4 Asma’ 166 B.E. (Baha’i Calendar)
Drumbeat in my head: Thievery Corporation, “The Time We Lost Our Way”
I remember one night in Chicago I looked out my window at 1 a.m. and was surprised to see that it looked almost bright enough to be daylight. The cloud cover was low, and the street lights reflected off the clouds so brightly that the sky appeared bright orange.
It wasn’t until I moved from downtown Madison to this near East Side neighborhood a year ago that I realized how much darker it is on Madison’s streets than in Chicago. I and two other Chicago transplants were the first to move into this co-op house after it had been vacated by its previous tenants, and we were taken aback by how dark it got in the house at night. In Chicago, it’s usually not too difficult to navigate around one’s apartment or house with the lights off–there’s usually enough light on the street that you can pretty much see where you’re going. We were surprised to see that this was not the case in this house–here we were at far greater risk of tripping or bumping into something. We now have LED night-lights that help us find our way around the house after we turn off the lights for the night, and I have a little flashlight on my watch which comes in handy.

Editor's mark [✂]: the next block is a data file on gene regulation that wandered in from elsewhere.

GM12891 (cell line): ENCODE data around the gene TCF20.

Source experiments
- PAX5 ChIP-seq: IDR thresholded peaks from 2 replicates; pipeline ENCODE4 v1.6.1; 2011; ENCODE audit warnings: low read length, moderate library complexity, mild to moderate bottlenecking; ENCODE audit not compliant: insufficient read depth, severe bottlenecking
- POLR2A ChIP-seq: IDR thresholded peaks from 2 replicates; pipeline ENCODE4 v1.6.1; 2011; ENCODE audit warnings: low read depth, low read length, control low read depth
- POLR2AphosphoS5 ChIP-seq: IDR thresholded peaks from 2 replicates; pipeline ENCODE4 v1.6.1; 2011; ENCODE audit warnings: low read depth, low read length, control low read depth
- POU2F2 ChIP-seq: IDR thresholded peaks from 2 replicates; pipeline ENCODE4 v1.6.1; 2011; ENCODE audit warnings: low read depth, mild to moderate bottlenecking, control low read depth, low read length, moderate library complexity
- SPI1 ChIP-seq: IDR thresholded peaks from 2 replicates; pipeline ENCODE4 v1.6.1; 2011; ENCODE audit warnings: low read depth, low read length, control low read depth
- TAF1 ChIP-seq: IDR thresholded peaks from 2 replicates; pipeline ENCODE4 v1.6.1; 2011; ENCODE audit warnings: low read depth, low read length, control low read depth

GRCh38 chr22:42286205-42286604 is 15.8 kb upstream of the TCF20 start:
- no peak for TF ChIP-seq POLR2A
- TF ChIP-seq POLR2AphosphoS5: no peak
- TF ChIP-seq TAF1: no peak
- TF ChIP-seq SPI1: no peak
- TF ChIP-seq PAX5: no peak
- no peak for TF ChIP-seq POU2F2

Last night I went to a get-together at a friend’s apartment. She had a nice second-floor deck from which we could see twilight as the sun went down, and we could see stars as we looked up. We can see stars from our neighborhood, too. This was much more difficult in Chicago. In fact, I don’t think I remember seeing stars from my any of my apartments in Chicago. I think it’s different in Madison, because in addition to not having as many street lights, I think it helps that we are on a mile-wide isthmus sandwiched between two three-mile wide lakes.
But even here, the light pollution obscures most of the stars. I remember on a camping trip as a child, we were taken aback by the incredible number of stars in the sky, and I could see for the first time how the ancients were able to make out not only The Big Dipper and Little Dipper, but constellations like Aries or Aquarius. I would not be quick to argue that we should turn off all our street lights, but what are we losing when, on a day to day basis, most of we can’t see anywhere near as many stars as the ancients did?